Progressive Governance: Our View

by | Apr 7, 2008

On Saturday, Alex and I presented our paper on multilateralism and global risks to heads of state at the Progressive Governance Summit, which was chaired by Gordon Brown.

The summit was held at the Grove Hotel in Watford – which is more used to hosting the England football team and posh weddings. Locals – who were warned they would be searched before entering the hotel’s spa – seemed less than impressed at the interruption, though a few did manage to sneak in for a round of golf (though perhaps they were snipers in disguise).

And inside? We got a nice plug from Helen Clark, New Zealand’s PM, and from Africa’s first elected female head of state, Ellen Johnson-Sirleaf. Bill Clinton was also lucky enough to be collared by Global Dashboard’s Charlie Edwards on his way back from the lav, which I am sure was a highlight for both of them.

In discussion, two topics predominated. First, the global financial meltdown, with Kevin Rudd (surely the wonkiest head of state ever) fretting that ‘technology has got ahead of the regulatory environment,’ or in other words, men with computers are doing stuff with money that no-one, including the men themselves, really understands or can control.

A few leaders, Austria’s Alfred Gusenbauer among them, were calling for a World Finance Organisation to be created as an institutional big brother to the WTO (can you imagine the protests outside a WFO annual meeting?). But most were happy to settle for a revamped IMF to act as an ‘early warning system’ and for rapid action to, in the words of the head of the IMF, “disentangle the good and the bad banks”.

A global trade deal was also seen as a vital part of restoring confidence, with the WTO’s Pascal Lamy making it sound as if the conclusion of a ‘strong pro-development, pro-growth round’ was just around the corner. Peter Mandelson, who leads on trade for the Europeans, was a little less bullish, I thought.

Mandelson agreed that ‘night and day drilling’ into the detail of a proposed agreement was yielding results, but he argued that any further delay could be fatal for a deal. 2009 should be written-off, he said, due to a changing of the guard in the US in the first half of the year and in the European Commission in the second. Any agreement would have ‘turned to mush’ by 2010, he concluded.

It was a provocative point and a worrying one, given that 2009 is supposed to be the year the world does a deal on climate. How’s that going to work if everyone is too busy settling into new jobs to pay attention?

I thought the climate discussion was rather disappointing, despite Kevin Rudd’s attempt to muscle some shape into it. The climate paper was presented by Laurence Tubbiana (co-author Nick Stern had a more pressing engagement!) and she set out the same ‘seven elements for a global deal’ that Stern was promoting at Bali. It’s an unobjectionable list, but I am unconvinced by Tubbiana and Stern’s optimism that a deal will be easily struck.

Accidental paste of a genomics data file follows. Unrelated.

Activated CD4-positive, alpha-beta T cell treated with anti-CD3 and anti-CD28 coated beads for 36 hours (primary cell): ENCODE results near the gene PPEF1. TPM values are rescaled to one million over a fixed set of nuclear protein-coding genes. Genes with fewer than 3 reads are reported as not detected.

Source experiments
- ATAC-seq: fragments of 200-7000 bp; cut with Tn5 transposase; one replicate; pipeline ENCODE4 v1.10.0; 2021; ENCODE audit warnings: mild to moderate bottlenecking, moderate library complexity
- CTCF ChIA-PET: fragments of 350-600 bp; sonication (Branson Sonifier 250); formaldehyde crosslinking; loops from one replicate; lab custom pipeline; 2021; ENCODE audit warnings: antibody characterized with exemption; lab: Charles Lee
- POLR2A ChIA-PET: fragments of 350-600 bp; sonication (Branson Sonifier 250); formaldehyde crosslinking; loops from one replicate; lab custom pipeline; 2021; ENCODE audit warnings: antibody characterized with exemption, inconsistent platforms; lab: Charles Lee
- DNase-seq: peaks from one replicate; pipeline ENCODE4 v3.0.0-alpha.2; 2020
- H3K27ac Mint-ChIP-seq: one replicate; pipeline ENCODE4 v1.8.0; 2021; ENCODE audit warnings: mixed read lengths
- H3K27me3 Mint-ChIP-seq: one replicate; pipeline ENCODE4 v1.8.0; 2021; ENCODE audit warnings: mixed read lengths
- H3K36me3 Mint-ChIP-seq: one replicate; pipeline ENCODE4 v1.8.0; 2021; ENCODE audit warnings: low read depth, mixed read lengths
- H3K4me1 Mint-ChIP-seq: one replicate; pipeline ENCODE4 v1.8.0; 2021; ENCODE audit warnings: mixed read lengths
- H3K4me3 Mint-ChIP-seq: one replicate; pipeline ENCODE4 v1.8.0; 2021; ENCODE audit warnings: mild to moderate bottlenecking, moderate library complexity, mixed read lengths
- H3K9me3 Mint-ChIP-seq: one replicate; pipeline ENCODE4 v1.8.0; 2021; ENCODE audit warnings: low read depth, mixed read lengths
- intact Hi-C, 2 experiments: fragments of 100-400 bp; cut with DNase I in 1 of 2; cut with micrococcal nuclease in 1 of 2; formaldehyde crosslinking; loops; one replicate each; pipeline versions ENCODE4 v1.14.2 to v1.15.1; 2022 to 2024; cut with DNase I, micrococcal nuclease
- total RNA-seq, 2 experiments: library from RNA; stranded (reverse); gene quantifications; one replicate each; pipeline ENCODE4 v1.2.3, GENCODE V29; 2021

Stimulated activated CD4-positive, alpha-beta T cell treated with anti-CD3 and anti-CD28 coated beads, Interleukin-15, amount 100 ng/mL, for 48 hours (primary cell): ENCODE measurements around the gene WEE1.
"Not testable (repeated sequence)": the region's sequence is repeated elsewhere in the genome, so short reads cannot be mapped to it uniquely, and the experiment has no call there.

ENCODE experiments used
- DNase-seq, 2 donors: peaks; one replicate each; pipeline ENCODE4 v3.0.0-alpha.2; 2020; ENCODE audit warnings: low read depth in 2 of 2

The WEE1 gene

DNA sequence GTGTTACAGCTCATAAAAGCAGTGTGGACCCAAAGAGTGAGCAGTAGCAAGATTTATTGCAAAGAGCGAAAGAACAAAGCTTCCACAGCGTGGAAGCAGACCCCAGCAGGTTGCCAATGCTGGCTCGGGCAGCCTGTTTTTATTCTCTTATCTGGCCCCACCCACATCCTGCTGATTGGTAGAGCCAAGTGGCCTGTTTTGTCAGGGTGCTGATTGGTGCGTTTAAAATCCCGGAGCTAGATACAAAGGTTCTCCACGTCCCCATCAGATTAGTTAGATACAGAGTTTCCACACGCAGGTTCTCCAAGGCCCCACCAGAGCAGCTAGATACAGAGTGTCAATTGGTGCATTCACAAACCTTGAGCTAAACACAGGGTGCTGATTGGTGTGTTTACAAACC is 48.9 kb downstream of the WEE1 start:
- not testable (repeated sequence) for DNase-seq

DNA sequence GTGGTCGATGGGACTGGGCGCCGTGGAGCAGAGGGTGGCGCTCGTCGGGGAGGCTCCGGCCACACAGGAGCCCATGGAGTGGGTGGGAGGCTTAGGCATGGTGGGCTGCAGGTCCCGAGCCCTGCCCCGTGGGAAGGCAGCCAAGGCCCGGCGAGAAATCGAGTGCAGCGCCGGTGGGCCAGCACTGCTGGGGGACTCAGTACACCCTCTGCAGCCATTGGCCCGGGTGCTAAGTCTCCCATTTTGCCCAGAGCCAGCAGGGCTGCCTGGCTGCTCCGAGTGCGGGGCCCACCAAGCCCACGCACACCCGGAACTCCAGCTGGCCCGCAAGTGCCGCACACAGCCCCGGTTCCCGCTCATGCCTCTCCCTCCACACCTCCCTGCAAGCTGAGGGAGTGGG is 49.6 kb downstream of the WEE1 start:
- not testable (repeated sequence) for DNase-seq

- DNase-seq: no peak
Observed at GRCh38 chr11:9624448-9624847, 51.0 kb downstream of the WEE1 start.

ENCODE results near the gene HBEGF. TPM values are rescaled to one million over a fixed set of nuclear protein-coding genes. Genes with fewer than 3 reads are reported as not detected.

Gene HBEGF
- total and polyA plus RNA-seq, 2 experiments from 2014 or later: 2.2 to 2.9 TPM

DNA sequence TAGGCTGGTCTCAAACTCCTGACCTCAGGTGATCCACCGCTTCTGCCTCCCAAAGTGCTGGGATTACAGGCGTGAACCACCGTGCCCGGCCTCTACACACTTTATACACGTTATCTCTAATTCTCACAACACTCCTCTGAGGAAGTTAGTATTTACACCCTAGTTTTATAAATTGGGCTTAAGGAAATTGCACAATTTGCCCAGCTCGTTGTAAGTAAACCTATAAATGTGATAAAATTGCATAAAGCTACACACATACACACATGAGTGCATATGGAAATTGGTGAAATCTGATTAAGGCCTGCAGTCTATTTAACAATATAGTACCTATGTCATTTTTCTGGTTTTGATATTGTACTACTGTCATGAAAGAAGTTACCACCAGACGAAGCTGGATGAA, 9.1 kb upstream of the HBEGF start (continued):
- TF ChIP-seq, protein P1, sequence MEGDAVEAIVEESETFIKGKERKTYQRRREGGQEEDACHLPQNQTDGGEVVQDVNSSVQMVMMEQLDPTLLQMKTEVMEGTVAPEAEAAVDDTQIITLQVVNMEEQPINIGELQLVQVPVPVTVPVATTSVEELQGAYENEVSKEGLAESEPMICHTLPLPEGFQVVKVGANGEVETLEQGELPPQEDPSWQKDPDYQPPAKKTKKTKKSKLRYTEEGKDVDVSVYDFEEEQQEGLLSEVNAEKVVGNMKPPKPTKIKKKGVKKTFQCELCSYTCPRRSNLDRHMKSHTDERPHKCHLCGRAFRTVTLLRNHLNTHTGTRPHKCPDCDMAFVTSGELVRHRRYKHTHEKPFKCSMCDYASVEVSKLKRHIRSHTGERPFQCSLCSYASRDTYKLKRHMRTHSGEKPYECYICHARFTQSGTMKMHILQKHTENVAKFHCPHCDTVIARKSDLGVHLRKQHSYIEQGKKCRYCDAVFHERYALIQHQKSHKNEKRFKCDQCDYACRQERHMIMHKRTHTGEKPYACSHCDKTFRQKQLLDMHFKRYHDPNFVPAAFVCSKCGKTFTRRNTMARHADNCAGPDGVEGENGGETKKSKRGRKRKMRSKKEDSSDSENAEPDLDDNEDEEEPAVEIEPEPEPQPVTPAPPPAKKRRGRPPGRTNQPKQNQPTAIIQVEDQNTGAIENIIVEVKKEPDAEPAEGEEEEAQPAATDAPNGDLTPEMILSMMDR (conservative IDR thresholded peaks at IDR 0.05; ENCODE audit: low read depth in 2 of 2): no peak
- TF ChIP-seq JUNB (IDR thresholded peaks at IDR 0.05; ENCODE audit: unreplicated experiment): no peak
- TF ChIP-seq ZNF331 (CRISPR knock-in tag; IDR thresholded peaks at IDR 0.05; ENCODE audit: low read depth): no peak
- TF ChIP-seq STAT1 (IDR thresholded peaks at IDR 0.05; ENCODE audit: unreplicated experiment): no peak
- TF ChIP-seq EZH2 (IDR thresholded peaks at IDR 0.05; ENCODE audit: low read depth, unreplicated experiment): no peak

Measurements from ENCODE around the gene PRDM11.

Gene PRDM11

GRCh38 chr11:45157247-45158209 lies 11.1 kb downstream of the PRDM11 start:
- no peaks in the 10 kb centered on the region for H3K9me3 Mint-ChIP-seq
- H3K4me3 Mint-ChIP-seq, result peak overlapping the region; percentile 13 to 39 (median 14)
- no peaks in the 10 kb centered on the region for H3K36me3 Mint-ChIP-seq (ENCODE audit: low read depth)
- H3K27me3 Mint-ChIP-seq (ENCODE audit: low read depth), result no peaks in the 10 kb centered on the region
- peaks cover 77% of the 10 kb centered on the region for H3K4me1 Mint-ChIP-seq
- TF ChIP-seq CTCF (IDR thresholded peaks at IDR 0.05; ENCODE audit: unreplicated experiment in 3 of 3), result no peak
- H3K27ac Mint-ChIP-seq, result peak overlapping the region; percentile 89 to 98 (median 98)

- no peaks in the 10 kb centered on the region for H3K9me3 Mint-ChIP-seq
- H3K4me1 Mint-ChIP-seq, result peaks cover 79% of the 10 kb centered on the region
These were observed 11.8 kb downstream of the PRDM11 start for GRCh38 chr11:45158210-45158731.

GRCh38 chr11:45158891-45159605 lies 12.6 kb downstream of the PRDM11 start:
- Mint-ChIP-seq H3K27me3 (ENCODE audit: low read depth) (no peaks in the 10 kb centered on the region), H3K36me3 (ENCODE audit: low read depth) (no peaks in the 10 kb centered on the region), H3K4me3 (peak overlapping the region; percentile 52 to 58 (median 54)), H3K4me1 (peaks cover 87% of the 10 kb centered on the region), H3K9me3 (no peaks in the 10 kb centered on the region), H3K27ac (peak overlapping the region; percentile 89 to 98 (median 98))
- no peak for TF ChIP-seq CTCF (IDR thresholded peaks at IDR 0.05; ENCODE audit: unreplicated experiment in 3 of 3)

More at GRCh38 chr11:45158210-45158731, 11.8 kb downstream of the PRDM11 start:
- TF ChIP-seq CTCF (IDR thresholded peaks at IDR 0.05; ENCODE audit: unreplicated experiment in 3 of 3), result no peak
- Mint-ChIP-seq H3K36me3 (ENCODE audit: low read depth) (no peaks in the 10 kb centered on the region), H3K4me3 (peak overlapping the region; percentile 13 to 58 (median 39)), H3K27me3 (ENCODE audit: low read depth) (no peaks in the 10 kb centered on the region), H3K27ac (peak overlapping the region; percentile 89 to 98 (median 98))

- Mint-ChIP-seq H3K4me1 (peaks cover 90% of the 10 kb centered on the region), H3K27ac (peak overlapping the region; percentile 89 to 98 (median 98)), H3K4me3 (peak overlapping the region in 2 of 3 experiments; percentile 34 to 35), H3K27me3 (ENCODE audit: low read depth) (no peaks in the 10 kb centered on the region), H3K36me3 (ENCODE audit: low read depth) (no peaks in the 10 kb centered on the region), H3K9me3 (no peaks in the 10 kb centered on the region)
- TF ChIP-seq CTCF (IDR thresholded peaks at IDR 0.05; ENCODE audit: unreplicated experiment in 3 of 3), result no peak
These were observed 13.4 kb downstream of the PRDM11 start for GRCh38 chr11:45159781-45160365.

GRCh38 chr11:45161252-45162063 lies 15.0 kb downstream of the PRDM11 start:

Their framework, they argue, could “allow all countries to move quickly along what they see to be a responsible path”.

What is very striking here is how broadly basic understandings have already been established. Country-by-country we see targets being erected and measures being set by individual countries recognising their own responsibilities as they see international agreement being built. People seem to understand the arguments for action and collaboration on climate change much more readily than they do for international trade.

In the discussion, it was clear that leaders accepted the need for targets. After all, who doesn’t? But there seemed very little consensus on who should do what. It’s only when countries start to work out whether a global deal seems fair to them that we’ll really know whether or not it’ll be a rocky road to Copenhagen.

But climate felt like a little bit of a sideshow, with leaders keen to spend time on another scarcity problem – food. This is an area where my co-author, Alex Evans, is carrying out pioneering work (also see this summary) and it was clear how worried leaders are by rocketing prices.

But will that make any difference? In my part of our presentation (we’ll have text and perhaps some video later), I wondered whether food was going to be another ‘slow motion car crash’ like HIV/AIDS twenty years ago. Is it one of those problems that everyone can see coming, knows is going to be catastrophic, but is unable to do anything useful about? Time will tell.


  • David Steven is a senior fellow at the UN Foundation and at New York University, where he founded the Global Partnership to End Violence against Children and the Pathfinders for Peaceful, Just and Inclusive Societies, a multi-stakeholder partnership to deliver the SDG targets for preventing all forms of violence, strengthening governance, and promoting justice and inclusion. He was lead author for the ministerial Task Force on Justice for All and senior external adviser for the UN-World Bank flagship study on prevention, Pathways for Peace. He is a former senior fellow at the Brookings Institution and co-author of The Risk Pivot: Great Powers, International Security, and the Energy Revolution (Brookings Institution Press, 2014). In 2001, he helped develop and launch the UK’s network of climate diplomats. David lives in and works from Pisa, Italy.

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